WASHINGTON (AP) -- President Barack Obama promised Monday to deliver more than 600,000 jobs through his $787 billion U.S. stimulus plan in the next few months, repackaging a pledge the administration made weeks earlier as the economy continues to lose hundreds of thousands of jobs each month.
Obama spotlighted billions in federal agency spending planned in coming months in an announcement Monday designed to draw attention to his stimulus program. Much of the spending he announced already was in the works, including hundreds of maintenance projects at military bases, about 1,600 state road and airport improvements, and federal money states budgeted for 135,000 teachers, principals and school support staff.
Obama's promise to create so many jobs -- a vow Vice President Joe Biden made last month -- quickly drew criticism from oponents and economists who have argued his stimulus plan thus far has not delivered.
"I think these estimates are overly optimistic," said Arpitha Bykere, a senior analyst with RGE Monitor.
Bykere said it likely will be later this year before any meaningful job creation occurs from stimulus spending.
The administration had always viewed the summer as a peak for stimulus spending, as better weather permitted more public works construction and federal agencies had processed requests from states and others.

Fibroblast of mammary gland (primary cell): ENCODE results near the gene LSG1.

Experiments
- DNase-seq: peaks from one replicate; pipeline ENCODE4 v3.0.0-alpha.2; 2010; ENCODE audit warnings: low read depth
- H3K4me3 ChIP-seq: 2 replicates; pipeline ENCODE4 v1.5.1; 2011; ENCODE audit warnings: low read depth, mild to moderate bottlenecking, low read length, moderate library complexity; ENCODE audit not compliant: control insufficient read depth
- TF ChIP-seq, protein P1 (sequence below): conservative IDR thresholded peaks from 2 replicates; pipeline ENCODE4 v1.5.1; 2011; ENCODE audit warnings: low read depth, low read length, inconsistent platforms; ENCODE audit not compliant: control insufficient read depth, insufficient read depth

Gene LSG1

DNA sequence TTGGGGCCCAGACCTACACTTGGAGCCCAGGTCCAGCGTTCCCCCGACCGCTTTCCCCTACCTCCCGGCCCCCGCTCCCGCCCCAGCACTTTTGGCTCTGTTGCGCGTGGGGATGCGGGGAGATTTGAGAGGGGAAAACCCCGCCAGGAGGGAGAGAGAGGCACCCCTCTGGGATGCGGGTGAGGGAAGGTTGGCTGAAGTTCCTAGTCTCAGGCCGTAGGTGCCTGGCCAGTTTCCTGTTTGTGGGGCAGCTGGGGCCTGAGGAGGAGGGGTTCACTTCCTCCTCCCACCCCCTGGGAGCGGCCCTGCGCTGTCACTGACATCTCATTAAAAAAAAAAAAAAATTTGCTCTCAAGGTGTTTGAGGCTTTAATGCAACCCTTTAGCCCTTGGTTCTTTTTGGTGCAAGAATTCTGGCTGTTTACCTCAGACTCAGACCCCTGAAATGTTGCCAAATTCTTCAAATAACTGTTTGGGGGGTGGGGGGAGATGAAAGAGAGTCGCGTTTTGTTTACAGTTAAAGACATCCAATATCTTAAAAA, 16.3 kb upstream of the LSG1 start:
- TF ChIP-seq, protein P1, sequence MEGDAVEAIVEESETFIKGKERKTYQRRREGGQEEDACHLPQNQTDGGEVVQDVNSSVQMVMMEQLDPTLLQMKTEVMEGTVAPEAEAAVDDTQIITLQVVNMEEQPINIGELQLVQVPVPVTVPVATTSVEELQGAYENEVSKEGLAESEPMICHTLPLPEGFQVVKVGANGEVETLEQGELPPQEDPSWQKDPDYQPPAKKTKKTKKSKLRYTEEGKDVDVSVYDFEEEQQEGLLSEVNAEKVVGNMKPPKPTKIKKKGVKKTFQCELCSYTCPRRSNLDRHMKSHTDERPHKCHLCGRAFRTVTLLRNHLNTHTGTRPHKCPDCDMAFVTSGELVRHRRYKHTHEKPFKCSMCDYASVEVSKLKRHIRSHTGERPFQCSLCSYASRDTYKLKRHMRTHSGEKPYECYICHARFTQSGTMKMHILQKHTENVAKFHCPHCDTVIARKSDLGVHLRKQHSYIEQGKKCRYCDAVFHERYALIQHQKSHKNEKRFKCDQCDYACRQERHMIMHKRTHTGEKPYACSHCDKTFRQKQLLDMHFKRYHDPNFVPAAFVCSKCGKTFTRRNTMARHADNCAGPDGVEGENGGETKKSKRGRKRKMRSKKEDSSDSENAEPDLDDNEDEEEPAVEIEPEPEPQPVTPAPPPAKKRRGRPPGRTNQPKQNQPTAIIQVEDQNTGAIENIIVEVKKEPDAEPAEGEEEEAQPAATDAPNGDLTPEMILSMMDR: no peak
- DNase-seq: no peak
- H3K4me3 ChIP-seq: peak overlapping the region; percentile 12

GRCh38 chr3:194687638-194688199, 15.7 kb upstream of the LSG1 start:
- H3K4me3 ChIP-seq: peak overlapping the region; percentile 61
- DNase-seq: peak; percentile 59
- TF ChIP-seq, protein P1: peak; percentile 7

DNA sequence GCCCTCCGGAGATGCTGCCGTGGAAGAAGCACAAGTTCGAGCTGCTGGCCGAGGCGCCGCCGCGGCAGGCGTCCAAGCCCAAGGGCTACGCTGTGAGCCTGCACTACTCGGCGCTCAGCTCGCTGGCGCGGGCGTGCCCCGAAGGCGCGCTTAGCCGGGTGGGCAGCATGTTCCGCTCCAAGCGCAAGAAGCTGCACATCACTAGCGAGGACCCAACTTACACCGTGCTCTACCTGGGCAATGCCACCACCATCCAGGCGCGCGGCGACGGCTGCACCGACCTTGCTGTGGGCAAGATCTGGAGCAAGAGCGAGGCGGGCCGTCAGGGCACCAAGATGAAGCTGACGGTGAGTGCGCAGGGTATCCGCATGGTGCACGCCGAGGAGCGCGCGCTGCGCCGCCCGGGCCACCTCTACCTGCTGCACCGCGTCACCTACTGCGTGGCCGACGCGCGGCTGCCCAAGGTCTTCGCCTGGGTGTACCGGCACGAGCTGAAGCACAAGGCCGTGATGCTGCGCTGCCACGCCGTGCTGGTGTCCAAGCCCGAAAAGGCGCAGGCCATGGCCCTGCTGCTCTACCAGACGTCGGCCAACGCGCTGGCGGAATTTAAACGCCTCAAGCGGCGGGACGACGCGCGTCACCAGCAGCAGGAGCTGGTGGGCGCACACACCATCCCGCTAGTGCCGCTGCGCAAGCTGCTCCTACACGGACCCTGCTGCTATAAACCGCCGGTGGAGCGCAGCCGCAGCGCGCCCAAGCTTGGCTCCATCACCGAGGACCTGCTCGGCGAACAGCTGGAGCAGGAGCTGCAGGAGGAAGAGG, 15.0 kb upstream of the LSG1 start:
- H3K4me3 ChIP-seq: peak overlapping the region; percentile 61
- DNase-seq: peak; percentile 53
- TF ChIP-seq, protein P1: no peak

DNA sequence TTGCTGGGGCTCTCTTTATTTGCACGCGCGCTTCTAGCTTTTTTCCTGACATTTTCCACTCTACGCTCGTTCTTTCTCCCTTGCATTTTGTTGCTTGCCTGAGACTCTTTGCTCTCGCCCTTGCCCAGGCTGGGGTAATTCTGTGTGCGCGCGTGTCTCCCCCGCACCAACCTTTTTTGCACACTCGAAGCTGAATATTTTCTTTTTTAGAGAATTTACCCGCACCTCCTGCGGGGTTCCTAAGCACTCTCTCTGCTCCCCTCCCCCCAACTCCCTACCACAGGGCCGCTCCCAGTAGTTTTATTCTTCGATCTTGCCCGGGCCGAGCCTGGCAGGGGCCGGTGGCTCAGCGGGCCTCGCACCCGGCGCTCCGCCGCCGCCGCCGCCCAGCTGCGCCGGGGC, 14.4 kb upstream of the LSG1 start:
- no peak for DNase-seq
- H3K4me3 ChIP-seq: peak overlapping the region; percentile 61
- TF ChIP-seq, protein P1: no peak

The government reported last week that the number of unemployed continues to rise; the unemployment rate now sits at 9.4 percent, the highest in more than 25 years. Hundreds of thousands of Americans continue to lose jobs each month, although fewer jobs were lost last month than expected.
Just how much of an impact Obama's recovery program had on the pace of job losses is up for debate. Obama has claimed as many as 150,000 jobs saved or created by his stimulus plan so far, even as government reports have shown the economy has lost more than 1.6 million jobs since Congress approved funding for the program in February.
Republicans remain critical of the stimulus spending, slamming it as a big government program that ultimately will do little for recovery. With only a fraction of the federal money actually spent thus far, it's premature to give the stimulus plan credit for economic trends, congressional Republicans said last week.
"I think the economy is just as likely to begin to recover on its own, wholly aside from this, before much of this has an impact. So I'm very skeptical that this massive sort of spending binge that we've engaged in is going to have much of an impact," said Senate Minority Leader Mitch McConnell, a Republican.
Obama initially offered his stimulus plan as a way to put people back to work, a promise that 3.5 million jobs would be saved or created. The administration's predictions that unemployment would rise no higher than 8 percent already have been shattered, leaving Obama's advisers to caution that job growth takes time, even as recovery spending intensifies.